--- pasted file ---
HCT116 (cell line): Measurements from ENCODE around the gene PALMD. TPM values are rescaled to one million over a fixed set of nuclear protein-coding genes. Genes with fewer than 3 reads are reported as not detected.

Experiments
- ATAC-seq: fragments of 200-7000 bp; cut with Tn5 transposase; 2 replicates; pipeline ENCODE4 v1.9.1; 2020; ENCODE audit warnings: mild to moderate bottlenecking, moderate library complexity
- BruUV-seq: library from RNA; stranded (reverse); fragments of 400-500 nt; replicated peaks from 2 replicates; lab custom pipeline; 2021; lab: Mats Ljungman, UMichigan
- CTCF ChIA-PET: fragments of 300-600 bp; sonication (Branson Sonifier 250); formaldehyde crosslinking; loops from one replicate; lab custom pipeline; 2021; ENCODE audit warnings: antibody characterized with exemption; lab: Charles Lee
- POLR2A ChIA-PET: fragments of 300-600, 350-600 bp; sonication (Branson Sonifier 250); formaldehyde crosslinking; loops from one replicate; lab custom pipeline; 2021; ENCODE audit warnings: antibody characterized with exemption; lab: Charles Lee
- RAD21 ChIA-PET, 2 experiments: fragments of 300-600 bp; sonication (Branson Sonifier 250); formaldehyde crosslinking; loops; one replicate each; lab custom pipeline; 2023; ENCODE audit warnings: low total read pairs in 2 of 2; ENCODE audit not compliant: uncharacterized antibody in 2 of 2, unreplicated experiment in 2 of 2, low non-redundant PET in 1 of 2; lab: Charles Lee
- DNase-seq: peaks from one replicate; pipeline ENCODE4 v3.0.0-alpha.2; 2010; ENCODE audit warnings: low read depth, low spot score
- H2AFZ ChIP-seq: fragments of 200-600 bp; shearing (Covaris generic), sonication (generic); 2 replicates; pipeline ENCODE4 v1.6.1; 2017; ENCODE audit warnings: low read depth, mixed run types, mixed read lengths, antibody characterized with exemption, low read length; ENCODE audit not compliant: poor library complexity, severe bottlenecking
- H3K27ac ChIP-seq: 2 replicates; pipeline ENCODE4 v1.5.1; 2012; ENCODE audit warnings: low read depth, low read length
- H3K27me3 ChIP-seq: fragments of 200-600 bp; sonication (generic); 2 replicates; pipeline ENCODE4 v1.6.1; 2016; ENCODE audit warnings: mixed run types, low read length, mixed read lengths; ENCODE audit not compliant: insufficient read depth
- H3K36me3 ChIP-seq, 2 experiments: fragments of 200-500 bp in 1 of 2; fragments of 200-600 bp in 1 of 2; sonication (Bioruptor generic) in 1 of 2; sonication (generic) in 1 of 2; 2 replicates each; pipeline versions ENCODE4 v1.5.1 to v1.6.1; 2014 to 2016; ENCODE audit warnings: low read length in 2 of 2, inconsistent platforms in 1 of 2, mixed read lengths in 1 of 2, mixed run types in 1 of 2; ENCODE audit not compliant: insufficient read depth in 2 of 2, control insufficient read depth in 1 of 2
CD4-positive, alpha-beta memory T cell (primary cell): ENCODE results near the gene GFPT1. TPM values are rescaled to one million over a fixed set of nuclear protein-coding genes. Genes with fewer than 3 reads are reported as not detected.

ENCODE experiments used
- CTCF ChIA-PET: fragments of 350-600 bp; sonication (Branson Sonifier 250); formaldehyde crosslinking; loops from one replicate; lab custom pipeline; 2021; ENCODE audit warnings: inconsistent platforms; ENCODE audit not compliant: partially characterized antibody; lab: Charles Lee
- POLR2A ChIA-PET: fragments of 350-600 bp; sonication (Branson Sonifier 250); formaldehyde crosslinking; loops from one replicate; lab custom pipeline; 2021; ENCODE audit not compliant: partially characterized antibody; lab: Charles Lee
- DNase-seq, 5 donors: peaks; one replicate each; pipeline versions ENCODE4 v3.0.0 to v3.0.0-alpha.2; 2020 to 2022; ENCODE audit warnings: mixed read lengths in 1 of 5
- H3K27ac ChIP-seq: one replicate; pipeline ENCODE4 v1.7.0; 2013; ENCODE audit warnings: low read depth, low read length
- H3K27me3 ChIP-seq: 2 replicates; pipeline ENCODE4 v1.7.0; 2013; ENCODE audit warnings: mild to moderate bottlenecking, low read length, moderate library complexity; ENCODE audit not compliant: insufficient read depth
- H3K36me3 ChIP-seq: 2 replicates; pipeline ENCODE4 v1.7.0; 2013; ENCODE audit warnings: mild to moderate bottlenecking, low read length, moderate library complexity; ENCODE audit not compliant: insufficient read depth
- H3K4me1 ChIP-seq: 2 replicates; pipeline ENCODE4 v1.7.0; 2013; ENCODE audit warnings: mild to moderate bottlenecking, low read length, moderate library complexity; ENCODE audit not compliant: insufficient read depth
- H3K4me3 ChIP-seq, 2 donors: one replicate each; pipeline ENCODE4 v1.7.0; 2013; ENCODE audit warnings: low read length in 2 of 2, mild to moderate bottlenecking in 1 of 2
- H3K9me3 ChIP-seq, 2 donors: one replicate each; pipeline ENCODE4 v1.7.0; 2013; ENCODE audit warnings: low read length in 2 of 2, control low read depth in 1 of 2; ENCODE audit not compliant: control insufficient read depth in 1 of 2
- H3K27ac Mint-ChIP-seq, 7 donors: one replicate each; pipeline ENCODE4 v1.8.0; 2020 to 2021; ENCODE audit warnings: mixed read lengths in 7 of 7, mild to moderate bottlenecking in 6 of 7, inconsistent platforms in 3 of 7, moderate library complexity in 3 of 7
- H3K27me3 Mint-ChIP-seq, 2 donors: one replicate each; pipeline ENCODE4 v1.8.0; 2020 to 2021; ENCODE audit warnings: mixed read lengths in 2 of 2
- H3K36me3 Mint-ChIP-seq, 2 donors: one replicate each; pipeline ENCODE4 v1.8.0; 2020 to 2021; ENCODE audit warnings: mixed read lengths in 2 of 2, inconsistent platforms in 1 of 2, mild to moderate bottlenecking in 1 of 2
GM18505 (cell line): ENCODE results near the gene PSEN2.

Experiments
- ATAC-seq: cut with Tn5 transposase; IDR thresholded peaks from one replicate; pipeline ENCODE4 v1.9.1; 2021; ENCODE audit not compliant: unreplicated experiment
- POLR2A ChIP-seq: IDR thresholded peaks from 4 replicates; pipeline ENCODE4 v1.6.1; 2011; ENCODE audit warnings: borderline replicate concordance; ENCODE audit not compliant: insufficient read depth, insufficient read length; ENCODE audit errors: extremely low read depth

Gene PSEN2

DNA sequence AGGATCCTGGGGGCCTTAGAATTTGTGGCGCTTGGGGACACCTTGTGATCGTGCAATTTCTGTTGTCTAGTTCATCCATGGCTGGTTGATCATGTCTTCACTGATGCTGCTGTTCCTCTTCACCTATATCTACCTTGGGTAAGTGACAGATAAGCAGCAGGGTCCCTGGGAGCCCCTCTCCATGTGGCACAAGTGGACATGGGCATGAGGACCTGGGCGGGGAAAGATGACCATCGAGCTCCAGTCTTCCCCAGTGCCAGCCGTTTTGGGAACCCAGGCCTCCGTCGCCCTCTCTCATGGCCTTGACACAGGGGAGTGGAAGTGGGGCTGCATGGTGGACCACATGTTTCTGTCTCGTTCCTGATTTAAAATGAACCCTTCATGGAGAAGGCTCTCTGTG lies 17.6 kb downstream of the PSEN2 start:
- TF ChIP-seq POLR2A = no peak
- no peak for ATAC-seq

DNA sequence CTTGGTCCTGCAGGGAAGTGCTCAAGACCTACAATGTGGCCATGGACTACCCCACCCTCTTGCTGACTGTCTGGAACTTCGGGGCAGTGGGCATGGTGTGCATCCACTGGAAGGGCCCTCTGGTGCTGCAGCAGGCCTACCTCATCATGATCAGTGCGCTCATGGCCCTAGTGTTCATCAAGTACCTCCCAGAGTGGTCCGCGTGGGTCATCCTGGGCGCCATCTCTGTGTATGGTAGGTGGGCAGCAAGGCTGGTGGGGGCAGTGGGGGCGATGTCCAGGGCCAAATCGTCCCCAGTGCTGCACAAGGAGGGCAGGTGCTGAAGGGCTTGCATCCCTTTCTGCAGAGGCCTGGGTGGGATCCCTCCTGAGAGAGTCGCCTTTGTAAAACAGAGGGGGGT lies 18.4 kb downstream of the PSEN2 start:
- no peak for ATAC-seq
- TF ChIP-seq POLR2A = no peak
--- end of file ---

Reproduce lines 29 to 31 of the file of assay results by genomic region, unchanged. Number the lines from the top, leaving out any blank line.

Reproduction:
- ATAC-seq: cut with Tn5 transposase; IDR thresholded peaks from one replicate; pipeline ENCODE4 v1.9.1; 2021; ENCODE audit not compliant: unreplicated experiment
- POLR2A ChIP-seq: IDR thresholded peaks from 4 replicates; pipeline ENCODE4 v1.6.1; 2011; ENCODE audit warnings: borderline replicate concordance; ENCODE audit not compliant: insufficient read depth, insufficient read length; ENCODE audit errors: extremely low read depth

Gene PSEN2